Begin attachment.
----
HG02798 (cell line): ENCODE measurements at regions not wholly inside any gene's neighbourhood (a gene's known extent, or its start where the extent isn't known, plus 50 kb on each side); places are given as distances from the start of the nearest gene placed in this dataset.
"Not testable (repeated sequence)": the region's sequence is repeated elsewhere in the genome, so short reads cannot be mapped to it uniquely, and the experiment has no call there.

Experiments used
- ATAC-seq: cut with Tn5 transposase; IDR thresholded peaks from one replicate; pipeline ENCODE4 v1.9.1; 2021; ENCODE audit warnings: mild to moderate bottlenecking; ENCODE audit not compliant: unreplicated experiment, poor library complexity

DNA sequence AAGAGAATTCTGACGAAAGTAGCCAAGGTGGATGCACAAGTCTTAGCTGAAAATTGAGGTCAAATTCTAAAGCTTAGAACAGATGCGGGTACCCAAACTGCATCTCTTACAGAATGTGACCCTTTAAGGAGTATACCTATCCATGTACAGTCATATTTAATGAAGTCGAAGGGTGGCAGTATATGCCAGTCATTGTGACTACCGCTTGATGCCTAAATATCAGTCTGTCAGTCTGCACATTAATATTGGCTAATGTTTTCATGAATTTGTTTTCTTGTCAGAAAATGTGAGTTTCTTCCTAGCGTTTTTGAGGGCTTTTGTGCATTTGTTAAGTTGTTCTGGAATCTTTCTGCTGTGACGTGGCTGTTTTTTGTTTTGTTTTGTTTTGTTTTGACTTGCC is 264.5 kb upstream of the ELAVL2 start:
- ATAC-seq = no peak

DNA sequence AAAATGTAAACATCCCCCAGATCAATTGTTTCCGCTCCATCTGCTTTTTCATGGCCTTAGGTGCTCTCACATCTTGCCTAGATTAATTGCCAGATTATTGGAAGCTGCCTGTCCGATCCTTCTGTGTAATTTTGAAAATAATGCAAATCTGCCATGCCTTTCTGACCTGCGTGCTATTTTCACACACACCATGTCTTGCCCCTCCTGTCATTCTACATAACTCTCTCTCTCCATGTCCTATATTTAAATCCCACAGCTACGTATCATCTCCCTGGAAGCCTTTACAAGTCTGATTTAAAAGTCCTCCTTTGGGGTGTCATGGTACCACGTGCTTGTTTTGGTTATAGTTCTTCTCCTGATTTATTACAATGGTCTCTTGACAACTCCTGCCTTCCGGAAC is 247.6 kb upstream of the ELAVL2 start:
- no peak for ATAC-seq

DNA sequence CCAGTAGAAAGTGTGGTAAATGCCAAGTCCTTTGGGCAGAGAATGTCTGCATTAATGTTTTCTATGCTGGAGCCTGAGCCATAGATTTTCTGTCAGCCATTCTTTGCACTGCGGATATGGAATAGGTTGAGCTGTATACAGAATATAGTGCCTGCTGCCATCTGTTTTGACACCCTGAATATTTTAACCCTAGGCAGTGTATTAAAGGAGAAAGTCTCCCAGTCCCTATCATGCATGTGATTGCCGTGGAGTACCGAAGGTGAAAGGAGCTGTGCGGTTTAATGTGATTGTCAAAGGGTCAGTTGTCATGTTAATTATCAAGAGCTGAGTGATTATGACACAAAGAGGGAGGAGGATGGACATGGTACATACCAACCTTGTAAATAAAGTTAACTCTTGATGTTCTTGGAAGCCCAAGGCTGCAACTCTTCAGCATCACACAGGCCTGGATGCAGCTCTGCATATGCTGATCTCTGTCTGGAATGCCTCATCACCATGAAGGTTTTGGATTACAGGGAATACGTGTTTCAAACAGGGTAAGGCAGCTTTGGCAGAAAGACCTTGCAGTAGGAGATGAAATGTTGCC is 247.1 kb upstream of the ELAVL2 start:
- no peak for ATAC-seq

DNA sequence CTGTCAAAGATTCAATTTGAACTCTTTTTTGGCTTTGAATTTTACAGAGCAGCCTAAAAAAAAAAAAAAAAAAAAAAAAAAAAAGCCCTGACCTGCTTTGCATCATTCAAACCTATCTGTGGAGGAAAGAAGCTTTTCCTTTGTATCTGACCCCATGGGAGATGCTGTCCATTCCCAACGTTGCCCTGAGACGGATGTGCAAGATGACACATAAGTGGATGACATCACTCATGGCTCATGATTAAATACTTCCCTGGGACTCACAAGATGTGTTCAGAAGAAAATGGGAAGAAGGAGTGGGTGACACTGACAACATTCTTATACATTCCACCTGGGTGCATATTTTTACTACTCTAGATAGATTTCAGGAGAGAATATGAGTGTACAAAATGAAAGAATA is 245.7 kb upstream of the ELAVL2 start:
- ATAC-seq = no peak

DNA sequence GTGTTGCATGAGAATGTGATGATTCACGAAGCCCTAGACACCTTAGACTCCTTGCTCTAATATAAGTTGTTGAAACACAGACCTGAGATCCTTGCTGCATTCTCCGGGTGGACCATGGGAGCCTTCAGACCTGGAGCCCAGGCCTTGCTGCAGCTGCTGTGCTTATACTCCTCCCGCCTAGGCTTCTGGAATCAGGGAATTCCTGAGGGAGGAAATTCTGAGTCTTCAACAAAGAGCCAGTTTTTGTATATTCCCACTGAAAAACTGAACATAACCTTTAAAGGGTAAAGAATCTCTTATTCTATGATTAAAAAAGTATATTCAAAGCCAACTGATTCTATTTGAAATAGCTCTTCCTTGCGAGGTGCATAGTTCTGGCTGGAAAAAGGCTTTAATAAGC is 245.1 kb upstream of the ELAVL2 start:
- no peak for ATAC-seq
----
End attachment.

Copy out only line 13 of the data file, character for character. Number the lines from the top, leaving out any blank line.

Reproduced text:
DNA sequence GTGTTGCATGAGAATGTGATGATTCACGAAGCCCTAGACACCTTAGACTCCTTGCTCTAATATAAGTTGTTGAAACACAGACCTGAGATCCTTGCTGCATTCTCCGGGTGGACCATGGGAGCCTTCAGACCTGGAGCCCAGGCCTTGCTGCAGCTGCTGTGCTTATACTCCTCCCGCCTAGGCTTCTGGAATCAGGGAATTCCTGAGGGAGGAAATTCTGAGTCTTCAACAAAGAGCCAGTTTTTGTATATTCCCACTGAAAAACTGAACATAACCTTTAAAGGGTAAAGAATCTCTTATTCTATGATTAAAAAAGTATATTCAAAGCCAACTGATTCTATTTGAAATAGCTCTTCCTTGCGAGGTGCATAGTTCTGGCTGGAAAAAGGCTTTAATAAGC is 245.1 kb upstream of the ELAVL2 start: